Desmond Tutu (shown in photo), the controversial black Anglican archbishop of South Africa, came out boldly for homosexual rights in comments July 26, going as far as to say that he could not worship a God who rejects the aberrant lifestyle. The 81-year-old Tutu, who retired as the Anglican archbishop of Cape Town back in 1996, was speaking at a news conference for the launch of a United Nations campaign to promote homosexual rights.
“I would refuse to go to a homophobic heaven,” declared the high-profile black African leader, who was a key champion for the end of white majority rule in South Africa in the 1970s and '80s. “No, I would say sorry — I mean, I would much rather go to the other place,” he said. Tutu added for emphasis, “I would not worship a God who is homophobic and that is how deeply I feel about this.”
According to the U.K.'s Daily Mail newspaper, Tutu said the UN's pro-homosexual gambit was as important as the campaign in South Africa to end apartheid, which was phased out in 1994. “I am as passionate about this campaign as I ever was about apartheid,” he said. “For me, it is at the same level.”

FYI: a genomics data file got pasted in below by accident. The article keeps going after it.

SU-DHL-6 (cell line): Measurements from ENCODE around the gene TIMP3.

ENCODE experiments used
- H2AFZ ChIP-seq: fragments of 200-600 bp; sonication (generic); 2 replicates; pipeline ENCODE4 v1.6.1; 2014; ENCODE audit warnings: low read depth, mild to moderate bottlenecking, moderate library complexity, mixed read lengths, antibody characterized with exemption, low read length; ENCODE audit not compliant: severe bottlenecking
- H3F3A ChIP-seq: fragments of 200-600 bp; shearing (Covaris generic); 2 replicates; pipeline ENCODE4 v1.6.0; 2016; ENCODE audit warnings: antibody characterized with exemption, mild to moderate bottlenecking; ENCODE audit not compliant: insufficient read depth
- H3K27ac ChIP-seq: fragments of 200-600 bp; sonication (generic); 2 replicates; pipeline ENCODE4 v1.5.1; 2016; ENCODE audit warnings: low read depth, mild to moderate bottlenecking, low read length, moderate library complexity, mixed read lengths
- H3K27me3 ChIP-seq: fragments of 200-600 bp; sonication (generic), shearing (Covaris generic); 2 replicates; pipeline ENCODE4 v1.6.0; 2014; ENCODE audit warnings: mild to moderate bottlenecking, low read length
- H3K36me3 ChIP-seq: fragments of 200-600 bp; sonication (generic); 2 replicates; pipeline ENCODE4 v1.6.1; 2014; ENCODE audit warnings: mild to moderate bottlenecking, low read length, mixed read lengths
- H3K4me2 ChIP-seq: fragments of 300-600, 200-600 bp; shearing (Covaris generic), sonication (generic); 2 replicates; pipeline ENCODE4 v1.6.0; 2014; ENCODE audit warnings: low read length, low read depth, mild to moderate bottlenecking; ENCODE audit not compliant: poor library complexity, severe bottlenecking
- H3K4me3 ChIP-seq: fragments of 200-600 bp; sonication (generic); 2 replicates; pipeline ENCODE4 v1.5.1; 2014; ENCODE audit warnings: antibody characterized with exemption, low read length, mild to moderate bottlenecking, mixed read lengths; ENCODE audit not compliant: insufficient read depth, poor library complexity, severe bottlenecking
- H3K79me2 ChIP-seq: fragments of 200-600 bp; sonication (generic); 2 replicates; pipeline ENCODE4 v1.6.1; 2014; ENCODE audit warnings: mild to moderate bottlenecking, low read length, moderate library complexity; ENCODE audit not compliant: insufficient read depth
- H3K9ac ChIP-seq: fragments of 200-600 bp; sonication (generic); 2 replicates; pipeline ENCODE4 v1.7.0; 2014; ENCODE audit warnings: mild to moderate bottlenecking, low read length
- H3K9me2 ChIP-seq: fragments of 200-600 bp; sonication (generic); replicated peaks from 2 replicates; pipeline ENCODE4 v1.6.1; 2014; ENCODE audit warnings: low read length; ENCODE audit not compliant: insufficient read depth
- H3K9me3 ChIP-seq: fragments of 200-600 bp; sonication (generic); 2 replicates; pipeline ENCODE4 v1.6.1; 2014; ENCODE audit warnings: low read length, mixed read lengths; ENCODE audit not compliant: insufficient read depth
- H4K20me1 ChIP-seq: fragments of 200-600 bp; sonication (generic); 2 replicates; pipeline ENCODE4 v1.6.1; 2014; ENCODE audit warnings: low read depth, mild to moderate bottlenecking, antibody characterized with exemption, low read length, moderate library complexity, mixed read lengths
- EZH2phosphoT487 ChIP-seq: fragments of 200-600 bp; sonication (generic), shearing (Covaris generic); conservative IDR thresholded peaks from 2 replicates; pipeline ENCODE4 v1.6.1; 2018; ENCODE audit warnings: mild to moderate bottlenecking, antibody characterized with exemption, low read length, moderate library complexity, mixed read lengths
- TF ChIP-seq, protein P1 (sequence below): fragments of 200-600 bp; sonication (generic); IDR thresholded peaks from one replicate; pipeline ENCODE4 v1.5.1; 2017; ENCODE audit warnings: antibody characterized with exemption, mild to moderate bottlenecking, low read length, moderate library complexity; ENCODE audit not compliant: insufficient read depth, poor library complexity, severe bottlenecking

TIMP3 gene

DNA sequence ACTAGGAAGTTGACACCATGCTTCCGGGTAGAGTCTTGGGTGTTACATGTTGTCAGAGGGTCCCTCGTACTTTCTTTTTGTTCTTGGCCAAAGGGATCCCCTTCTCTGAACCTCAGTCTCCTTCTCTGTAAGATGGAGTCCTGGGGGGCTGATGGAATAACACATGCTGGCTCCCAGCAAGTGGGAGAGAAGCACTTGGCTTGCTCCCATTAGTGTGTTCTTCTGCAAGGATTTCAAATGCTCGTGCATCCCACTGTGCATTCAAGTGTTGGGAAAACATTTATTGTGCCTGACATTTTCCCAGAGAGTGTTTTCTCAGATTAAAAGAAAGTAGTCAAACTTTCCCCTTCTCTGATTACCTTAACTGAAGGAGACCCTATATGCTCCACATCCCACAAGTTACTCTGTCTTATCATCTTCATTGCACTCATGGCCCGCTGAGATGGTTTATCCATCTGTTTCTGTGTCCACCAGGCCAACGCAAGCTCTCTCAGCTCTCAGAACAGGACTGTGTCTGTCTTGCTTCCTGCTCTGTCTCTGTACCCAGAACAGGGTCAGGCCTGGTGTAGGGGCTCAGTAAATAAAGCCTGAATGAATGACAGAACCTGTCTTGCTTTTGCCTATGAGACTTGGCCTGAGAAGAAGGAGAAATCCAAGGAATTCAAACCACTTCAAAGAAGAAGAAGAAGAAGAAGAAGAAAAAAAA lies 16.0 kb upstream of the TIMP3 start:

Tutu is clearly in the minority among both national and religious leaders on the African continent. According to Amnesty International, homosexual acts are criminalized in no less than 38 African countries. Not surprisingly, in those African nations dominated by Islam, homosexual acts are punishable by death.
As for Christianity, in Tutu's own Anglican Church, African bishops have steadfastly spoken against homosexuality as opposed to Scripture, and while South Africa has legalized same-sex partnerships as equal to marriage, South Africa Anglican clergy are prohibited from performing same-sex "marriage" ceremonies.
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